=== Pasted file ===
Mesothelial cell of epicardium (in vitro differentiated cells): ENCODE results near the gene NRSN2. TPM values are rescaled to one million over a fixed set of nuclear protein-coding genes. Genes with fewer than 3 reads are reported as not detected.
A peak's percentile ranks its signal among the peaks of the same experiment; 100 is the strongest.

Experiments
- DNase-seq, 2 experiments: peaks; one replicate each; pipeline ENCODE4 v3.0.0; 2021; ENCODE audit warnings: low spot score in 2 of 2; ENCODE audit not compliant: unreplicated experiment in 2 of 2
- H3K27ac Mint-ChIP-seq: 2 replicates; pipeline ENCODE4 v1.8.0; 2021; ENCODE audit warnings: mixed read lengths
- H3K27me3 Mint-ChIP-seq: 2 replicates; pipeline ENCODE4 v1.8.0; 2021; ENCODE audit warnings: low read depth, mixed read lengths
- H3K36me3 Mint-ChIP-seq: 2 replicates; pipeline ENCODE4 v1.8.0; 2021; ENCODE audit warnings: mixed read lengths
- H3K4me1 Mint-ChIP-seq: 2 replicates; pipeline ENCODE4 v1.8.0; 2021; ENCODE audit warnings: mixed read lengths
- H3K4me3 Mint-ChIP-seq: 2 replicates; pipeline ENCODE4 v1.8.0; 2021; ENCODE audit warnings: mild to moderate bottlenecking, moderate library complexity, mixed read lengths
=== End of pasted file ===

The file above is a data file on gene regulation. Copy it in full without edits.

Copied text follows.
Mesothelial cell of epicardium (in vitro differentiated cells): ENCODE results near the gene NRSN2. TPM values are rescaled to one million over a fixed set of nuclear protein-coding genes. Genes with fewer than 3 reads are reported as not detected.
A peak's percentile ranks its signal among the peaks of the same experiment; 100 is the strongest.

Experiments
- DNase-seq, 2 experiments: peaks; one replicate each; pipeline ENCODE4 v3.0.0; 2021; ENCODE audit warnings: low spot score in 2 of 2; ENCODE audit not compliant: unreplicated experiment in 2 of 2
- H3K27ac Mint-ChIP-seq: 2 replicates; pipeline ENCODE4 v1.8.0; 2021; ENCODE audit warnings: mixed read lengths
- H3K27me3 Mint-ChIP-seq: 2 replicates; pipeline ENCODE4 v1.8.0; 2021; ENCODE audit warnings: low read depth, mixed read lengths
- H3K36me3 Mint-ChIP-seq: 2 replicates; pipeline ENCODE4 v1.8.0; 2021; ENCODE audit warnings: mixed read lengths
- H3K4me1 Mint-ChIP-seq: 2 replicates; pipeline ENCODE4 v1.8.0; 2021; ENCODE audit warnings: mixed read lengths
- H3K4me3 Mint-ChIP-seq: 2 replicates; pipeline ENCODE4 v1.8.0; 2021; ENCODE audit warnings: mild to moderate bottlenecking, moderate library complexity, mixed read lengths